International Weather is the way our planet is currently being monitored and observed. The information gathered by weather balloons and satellites are passed on to the governments of all countries, which then publish this data in the press and other media outlets around the world. Where is this information coming from? Some meteorologists and scientists believe that the observations being made by balloons and satellites are correct, but why don’t we see more of it? There are a couple of different theories.
Satellite observations are by no means flawless. We know that the two major space programs, the U.S. National Oceanic and Hydroological Oceanographic Satellite Network (NODS) and the European Space Agency’s (ESA) Moderate Interferometric Satellite Climbed Research (MISCR) could not possibly be able to tell weather based on the amount of data they receive. They have both said that weather is a complex process.
Perhaps, most theories regarding the weather revolve around the ionosphere. The ionosphere is simply the upper layer of the Earths atmosphere. The sun emits heat that reaches the earth’s surface. This heat can escape into space and even be reflected back to earth. The amount of heat that the sun emits affects the earth’s temperature, which in turn impacts the weather. All these factors work together, making us believe that ionospheric observations are correct, but how do we know?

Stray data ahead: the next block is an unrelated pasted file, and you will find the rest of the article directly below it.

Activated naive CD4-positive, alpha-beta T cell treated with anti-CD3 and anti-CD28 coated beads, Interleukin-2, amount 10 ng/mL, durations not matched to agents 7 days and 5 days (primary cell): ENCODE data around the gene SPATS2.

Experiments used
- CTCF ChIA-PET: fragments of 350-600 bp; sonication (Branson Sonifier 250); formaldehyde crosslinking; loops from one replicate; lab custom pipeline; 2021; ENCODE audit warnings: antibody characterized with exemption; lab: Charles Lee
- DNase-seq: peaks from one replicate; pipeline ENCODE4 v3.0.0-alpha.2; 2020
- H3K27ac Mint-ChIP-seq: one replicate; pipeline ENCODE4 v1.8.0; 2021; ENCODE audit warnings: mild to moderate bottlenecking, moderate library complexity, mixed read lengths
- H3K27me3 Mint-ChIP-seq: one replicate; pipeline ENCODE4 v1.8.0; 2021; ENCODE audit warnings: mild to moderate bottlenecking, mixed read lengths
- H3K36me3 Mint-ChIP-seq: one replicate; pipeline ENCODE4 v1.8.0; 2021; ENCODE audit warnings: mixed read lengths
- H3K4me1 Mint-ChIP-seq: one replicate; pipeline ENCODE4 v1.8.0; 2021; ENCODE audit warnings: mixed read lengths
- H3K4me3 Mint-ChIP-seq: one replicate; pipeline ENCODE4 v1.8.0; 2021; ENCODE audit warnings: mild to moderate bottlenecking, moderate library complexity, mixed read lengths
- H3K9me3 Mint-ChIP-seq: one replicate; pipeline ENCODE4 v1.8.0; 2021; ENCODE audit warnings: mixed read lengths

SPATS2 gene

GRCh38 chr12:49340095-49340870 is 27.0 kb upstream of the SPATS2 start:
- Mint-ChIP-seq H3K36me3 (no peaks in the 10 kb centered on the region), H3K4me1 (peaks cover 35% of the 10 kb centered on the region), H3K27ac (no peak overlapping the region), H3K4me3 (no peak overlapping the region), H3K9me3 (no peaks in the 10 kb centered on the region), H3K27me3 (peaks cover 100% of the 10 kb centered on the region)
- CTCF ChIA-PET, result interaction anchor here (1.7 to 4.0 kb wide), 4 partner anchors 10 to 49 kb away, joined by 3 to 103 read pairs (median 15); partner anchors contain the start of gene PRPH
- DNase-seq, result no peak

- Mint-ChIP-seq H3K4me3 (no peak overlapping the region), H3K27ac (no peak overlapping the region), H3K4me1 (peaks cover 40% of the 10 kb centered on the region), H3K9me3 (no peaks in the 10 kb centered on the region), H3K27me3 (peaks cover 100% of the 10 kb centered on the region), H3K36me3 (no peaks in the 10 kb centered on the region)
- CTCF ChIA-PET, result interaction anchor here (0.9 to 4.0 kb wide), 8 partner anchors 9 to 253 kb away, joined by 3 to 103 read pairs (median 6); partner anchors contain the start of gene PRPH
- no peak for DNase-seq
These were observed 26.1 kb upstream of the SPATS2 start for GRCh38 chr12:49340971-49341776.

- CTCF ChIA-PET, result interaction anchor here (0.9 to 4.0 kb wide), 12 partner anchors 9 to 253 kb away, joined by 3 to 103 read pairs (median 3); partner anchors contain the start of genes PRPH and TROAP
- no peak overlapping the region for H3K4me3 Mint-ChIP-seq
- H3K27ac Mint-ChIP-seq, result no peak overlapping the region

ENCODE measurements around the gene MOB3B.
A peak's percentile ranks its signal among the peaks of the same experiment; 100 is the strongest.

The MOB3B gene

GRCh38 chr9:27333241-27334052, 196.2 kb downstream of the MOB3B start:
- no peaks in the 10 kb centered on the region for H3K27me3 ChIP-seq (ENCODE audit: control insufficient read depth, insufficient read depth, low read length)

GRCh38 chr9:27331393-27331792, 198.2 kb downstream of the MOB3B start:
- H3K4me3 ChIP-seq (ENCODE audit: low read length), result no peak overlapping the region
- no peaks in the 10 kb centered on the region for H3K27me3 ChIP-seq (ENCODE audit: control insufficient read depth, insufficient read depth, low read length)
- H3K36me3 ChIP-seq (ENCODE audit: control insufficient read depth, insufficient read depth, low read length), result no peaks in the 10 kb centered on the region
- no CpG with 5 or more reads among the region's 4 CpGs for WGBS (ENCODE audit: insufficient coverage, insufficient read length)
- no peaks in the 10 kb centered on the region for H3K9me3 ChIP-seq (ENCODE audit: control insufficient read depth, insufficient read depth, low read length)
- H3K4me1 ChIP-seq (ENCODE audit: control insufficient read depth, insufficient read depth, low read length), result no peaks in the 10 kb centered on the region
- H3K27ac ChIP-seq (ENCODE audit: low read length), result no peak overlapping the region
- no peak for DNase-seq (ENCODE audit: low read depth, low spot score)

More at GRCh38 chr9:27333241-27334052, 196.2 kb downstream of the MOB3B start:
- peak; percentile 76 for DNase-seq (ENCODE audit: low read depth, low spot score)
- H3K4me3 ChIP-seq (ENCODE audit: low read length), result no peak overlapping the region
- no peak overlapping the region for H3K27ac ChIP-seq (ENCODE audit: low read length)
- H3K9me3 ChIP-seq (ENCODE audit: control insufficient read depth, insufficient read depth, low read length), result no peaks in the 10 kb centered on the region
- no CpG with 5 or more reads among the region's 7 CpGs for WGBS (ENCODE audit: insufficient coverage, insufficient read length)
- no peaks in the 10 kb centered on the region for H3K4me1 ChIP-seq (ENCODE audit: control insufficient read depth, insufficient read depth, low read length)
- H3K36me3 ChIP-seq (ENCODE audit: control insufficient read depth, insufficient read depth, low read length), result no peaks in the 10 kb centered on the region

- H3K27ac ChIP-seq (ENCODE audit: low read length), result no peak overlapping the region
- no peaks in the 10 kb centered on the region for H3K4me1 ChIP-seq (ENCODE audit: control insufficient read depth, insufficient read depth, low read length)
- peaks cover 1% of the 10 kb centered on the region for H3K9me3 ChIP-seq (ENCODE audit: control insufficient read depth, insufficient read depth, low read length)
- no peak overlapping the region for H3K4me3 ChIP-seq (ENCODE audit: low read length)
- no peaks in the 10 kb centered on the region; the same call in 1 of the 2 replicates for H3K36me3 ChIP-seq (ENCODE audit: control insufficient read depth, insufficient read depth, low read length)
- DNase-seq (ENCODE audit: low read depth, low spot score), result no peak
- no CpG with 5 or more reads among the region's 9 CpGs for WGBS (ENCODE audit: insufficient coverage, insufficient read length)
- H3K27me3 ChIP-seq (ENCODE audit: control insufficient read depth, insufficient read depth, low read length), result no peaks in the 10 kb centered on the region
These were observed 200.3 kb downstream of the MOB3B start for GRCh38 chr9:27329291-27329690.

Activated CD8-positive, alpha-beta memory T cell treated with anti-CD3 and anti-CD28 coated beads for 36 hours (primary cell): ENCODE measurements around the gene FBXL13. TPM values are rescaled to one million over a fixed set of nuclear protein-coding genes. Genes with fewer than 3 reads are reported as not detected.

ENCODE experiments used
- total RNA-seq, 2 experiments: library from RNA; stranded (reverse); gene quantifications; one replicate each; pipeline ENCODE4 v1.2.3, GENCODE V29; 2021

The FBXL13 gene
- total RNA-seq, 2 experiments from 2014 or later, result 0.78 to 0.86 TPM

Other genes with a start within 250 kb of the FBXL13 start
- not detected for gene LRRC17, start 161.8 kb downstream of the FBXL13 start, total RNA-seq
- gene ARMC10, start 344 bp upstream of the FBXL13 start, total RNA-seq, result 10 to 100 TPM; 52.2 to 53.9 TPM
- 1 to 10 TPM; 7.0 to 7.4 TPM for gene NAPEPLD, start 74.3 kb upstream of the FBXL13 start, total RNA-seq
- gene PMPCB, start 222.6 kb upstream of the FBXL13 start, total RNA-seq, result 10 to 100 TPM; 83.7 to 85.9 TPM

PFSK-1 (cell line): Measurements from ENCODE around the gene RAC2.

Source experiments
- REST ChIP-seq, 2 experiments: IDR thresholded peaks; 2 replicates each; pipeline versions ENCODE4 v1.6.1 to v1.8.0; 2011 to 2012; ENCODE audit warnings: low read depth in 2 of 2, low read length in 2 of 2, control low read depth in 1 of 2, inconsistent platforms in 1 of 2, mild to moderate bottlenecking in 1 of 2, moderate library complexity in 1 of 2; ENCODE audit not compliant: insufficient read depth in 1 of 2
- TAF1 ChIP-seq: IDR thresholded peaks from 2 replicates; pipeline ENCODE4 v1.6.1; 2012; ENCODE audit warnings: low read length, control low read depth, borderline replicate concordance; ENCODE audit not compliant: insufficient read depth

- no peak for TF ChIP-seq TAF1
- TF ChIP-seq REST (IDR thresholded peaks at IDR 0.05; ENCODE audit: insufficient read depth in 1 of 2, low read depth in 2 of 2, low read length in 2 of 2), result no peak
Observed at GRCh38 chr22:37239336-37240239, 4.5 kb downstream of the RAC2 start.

Some scientists believe that we can observe the weather by studying the Doppler effect. If you are standing in an airport and you take off your plane for example, the wind blows toward you. If it is hot out, the breeze behind you carries with it warm air. The molecules in the warm air move with the wind and create a warm air flow over your body. How can we conclude that the weather is affected by molecules? Well, if the wind blows toward your location at high speed and intensity, then it should produce warm air.
Many people believe that the ionosphere is transparent and reflects everything except for very low frequencies. That would imply that radar, which uses sound waves, can also see through the ionosphere. However, the truth is that radar only picks up these low frequency signals. In other words, radar cannot see through the ionosphere.
If we want to prevent global warming and weather extremes, we must be able to predict them. By monitoring the weather around the world, we will be able to tell when it is going to be extreme in certain areas. If we are able to predict the weather more accurately, then we can save people from death and injury.